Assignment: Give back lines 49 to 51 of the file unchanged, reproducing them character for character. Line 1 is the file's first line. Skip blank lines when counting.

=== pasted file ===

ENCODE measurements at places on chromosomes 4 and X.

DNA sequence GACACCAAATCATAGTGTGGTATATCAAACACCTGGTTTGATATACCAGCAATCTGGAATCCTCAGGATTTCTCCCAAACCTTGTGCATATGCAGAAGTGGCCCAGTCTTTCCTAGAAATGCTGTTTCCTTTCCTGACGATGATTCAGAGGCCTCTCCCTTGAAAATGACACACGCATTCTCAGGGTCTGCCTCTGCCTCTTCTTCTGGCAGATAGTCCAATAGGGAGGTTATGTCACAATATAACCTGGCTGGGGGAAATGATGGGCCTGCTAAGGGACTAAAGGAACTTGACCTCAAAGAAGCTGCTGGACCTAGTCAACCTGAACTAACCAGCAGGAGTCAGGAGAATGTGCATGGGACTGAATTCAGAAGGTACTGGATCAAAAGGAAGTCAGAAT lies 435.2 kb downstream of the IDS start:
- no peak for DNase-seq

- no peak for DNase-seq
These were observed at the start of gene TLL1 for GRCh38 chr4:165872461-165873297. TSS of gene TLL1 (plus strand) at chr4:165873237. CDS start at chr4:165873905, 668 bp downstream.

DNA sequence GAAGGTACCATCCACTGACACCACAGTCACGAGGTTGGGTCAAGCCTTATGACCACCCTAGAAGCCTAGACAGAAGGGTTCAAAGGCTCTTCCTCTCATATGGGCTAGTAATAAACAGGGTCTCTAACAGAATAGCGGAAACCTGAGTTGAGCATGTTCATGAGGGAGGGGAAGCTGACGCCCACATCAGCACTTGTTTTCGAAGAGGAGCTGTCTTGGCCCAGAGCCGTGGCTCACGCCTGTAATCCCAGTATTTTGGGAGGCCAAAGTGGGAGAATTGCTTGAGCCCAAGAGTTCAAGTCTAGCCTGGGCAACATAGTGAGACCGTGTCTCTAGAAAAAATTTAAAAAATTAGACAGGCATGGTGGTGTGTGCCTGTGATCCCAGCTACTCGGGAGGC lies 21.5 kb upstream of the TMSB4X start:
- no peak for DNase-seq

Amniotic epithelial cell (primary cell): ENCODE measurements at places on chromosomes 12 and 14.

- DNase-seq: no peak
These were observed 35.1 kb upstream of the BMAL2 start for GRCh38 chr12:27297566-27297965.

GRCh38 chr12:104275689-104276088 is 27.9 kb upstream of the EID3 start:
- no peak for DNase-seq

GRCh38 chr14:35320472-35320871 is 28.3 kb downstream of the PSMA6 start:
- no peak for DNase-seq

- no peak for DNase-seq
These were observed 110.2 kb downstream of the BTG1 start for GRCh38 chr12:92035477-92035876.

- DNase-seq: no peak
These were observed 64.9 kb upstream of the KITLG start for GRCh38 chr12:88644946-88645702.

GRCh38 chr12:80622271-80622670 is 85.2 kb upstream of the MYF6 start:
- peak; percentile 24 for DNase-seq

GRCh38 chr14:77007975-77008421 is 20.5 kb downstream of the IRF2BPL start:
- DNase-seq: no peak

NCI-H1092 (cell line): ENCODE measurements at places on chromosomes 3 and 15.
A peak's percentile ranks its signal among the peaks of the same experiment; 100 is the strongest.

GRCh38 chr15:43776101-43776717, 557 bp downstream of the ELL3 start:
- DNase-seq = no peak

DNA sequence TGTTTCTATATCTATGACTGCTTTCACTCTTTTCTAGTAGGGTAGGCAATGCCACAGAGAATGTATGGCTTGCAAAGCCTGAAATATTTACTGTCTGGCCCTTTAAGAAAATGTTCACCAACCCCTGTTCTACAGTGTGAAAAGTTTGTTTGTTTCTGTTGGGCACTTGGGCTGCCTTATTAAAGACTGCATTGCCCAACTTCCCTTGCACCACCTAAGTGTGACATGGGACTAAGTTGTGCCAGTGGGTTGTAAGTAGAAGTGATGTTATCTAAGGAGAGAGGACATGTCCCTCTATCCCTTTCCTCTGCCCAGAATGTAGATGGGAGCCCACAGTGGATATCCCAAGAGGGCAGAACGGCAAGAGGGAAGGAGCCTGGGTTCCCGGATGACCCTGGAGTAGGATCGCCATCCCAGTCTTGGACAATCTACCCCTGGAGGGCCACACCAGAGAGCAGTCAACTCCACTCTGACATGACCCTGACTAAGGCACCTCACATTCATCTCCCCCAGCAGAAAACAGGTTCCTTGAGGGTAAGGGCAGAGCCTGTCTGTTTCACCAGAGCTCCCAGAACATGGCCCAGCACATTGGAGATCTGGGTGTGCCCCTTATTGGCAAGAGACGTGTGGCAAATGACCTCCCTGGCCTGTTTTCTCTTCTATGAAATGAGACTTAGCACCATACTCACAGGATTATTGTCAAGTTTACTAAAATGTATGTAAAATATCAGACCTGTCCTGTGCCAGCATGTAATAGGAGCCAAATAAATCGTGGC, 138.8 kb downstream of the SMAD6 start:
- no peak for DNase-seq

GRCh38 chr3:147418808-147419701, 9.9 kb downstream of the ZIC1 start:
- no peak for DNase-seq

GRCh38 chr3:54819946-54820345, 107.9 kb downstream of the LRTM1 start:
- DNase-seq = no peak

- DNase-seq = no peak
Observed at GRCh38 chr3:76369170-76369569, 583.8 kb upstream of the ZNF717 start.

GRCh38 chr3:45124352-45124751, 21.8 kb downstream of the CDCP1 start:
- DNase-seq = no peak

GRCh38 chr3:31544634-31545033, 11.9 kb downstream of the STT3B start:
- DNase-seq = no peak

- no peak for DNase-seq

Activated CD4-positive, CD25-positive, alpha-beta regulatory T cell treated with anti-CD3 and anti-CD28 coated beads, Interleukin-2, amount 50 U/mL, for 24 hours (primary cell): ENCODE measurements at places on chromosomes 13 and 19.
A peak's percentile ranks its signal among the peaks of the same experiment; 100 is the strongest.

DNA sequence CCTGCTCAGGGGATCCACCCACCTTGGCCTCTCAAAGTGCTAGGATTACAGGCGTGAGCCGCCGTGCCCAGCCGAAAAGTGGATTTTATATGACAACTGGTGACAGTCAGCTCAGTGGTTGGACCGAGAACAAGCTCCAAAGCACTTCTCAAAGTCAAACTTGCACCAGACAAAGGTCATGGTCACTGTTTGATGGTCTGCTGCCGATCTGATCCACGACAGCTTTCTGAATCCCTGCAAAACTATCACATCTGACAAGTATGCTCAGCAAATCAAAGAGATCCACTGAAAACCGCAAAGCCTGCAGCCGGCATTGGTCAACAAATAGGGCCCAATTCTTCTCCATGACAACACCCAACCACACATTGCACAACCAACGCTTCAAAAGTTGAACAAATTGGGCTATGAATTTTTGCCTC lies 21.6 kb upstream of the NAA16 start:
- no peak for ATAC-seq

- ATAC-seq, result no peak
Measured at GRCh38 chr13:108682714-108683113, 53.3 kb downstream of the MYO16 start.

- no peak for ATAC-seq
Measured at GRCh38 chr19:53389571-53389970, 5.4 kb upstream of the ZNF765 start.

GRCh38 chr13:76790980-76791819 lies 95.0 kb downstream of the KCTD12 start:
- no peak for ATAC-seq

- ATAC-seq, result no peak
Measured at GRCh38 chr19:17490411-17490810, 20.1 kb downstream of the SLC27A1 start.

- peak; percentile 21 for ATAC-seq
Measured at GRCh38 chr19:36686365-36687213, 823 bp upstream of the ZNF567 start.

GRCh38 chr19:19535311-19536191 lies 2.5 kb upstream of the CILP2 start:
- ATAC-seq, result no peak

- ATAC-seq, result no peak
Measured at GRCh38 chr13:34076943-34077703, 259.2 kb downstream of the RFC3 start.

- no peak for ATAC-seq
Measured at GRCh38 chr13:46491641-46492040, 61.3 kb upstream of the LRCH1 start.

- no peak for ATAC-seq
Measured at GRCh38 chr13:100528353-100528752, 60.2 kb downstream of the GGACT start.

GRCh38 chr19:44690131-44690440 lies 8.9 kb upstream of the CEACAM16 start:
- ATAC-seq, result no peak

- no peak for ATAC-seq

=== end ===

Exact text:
- no peak for ATAC-seq

- ATAC-seq, result no peak
Measured at GRCh38 chr19:17490411-17490810, 20.1 kb downstream of the SLC27A1 start.